ATLANTA (AP) — The parents of a Georgia high school basketball player who collapsed while practicing outdoors in sweltering heat and later died announced Tuesday that they have agreed to a $10 million settlement with the school district.
As part of the settlement, the Clayton County school system agreed to rename the gymnasium at Elite Scholars Academy for Imani Bell, who was a 16-year-old junior at the school when she died. A ceremony was set to be held Tuesday afternoon to commemorate that renaming, the family's lawyers said.
Imani's father, Eric Bell, called the renaming of the gym a “great honor,” but said the settlement is “bittersweet.”
“We'd trade everything to have her back here with us,” he said in a phone interview.
Imani collapsed on Aug. 13, 2019, after running up the football stadium steps during required conditioning drills for the girls' basketball team, her family said in the wrongful death lawsuit filed against administrators at the school. The temperature was in the high 90s Fahrenheit (more than 35 degrees Celsius) at the time and the area was under a heat advisory.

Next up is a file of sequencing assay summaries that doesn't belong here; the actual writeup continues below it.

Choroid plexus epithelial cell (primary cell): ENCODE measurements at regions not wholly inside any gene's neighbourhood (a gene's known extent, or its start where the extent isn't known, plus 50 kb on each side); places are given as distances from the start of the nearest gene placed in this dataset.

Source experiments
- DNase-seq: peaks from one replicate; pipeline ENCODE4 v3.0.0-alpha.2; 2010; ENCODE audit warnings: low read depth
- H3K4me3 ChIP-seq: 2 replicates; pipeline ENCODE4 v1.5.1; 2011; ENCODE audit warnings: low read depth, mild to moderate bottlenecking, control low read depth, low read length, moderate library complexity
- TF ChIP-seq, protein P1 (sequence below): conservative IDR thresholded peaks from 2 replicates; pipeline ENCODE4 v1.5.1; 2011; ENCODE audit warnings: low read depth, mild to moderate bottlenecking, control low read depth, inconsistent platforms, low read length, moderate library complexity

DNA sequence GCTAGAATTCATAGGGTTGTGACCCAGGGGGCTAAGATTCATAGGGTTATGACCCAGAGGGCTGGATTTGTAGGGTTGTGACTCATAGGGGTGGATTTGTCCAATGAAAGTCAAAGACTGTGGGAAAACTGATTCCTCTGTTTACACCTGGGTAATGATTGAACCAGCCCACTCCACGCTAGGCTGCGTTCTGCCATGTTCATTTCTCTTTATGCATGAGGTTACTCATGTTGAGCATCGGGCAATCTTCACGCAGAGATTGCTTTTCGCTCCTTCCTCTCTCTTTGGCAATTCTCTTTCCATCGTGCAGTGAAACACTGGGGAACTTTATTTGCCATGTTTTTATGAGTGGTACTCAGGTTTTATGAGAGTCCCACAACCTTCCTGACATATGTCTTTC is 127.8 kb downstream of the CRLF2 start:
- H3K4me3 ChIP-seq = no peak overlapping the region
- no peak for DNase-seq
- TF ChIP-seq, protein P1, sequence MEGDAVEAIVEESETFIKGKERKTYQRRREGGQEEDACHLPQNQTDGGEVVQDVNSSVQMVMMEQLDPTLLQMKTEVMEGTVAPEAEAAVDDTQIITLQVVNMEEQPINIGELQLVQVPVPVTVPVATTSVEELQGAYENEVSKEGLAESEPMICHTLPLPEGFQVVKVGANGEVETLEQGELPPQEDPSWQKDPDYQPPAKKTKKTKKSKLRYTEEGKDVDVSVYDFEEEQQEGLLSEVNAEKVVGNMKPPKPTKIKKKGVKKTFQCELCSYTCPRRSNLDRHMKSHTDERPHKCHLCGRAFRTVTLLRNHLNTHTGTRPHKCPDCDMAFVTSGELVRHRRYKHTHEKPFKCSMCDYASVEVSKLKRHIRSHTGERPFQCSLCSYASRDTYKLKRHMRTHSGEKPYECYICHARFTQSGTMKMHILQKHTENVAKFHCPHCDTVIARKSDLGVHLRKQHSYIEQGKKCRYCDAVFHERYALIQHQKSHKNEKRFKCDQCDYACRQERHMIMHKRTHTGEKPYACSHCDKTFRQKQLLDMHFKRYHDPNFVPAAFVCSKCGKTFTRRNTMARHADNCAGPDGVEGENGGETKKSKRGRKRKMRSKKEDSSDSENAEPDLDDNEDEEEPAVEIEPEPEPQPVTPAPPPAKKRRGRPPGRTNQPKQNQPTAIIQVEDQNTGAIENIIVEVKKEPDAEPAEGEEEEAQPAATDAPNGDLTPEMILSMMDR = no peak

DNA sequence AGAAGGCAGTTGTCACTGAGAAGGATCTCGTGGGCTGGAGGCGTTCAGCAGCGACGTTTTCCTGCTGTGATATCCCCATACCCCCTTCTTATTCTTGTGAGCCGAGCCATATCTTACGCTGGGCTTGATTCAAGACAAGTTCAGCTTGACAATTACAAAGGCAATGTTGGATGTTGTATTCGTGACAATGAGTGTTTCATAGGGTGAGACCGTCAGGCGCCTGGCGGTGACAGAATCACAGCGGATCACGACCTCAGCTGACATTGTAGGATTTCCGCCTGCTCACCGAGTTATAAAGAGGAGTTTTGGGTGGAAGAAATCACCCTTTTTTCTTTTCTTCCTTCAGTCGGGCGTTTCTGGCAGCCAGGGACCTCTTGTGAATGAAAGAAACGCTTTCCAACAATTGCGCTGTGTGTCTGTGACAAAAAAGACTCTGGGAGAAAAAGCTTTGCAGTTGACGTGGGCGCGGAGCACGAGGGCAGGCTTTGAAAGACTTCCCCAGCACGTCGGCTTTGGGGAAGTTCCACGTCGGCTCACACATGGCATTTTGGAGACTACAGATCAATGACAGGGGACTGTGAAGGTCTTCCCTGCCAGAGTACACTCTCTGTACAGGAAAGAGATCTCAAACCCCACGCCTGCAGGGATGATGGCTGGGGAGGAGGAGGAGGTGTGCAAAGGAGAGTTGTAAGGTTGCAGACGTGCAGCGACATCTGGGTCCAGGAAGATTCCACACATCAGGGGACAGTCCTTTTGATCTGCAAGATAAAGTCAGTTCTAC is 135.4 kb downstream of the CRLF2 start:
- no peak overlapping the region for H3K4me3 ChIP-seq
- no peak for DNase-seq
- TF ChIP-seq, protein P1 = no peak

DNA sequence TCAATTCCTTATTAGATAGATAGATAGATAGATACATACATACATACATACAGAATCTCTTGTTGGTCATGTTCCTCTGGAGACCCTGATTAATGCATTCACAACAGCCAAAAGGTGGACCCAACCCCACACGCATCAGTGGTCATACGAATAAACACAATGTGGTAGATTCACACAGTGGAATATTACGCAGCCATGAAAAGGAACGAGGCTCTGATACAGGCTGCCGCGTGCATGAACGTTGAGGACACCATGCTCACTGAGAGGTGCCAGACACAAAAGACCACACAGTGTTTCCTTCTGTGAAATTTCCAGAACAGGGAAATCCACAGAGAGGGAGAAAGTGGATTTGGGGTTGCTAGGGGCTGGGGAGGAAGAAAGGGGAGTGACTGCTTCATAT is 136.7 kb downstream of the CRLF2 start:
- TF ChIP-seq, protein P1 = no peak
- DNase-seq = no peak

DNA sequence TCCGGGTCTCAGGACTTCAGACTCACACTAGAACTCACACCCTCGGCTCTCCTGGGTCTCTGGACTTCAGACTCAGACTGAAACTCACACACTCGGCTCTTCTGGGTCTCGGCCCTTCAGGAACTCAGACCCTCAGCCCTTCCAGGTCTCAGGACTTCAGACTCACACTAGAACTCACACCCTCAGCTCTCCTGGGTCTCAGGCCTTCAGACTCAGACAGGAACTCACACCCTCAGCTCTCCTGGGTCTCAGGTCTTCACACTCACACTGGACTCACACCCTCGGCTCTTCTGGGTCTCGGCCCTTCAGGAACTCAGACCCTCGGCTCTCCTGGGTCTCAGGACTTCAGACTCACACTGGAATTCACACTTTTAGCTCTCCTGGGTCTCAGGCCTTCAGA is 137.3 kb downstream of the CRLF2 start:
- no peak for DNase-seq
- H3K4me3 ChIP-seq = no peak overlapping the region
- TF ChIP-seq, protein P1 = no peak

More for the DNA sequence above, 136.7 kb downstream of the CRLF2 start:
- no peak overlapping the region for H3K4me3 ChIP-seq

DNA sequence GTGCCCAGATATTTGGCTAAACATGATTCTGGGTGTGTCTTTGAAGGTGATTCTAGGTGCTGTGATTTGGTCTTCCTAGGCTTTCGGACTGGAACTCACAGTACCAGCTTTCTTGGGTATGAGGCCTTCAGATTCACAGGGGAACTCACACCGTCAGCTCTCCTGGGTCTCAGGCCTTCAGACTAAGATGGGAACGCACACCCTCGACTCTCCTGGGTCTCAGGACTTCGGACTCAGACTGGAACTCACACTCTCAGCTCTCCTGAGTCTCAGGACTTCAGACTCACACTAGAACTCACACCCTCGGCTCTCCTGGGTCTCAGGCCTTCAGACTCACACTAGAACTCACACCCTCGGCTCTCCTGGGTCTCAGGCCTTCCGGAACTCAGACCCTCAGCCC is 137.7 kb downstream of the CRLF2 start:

Imani died later that day from heat-related cardiac arrest and kidney failure, the lawsuit said. An autopsy done by the Georgia Bureau of Investigation found that she had no preexisting conditions and her death was due solely to heatstroke caused by strenuous physical exertion in extreme temperatures, the family's lawyers said.
Two coaches, Larosa Walker-Asekere and Dwight Palmer, were indicted in July 2021 on charges including murder and child cruelty in Imani’s death. That criminal case is ongoing.
Imani's parents filed a wrongful death lawsuit in February 2021. Online court records show that suit was settled last month. An attorney for the family, L. Chris Stewart, said the significant settlement amount sends a message to other school districts.
“It sends a nationwide message to every school district and every athletic program ... that the lives of our children matter over athletics, and every district needs to realize that no child should die from heat exhaustion," he said. "We salute Clayton County for sending that message nationwide.”
The family has started the Keep Imani Foundation, which their lawyers said will be funded in part by funds from the settlement. Eric Bell said it will offer scholarships for students and will help schools get cold tubs to help prevent heat stroke deaths.
Bell said he wants to send a message to school officials: “Keep educating coaches, keep educating students about the dangers of heat and humidity, and try to be prepared for a situation like this.”
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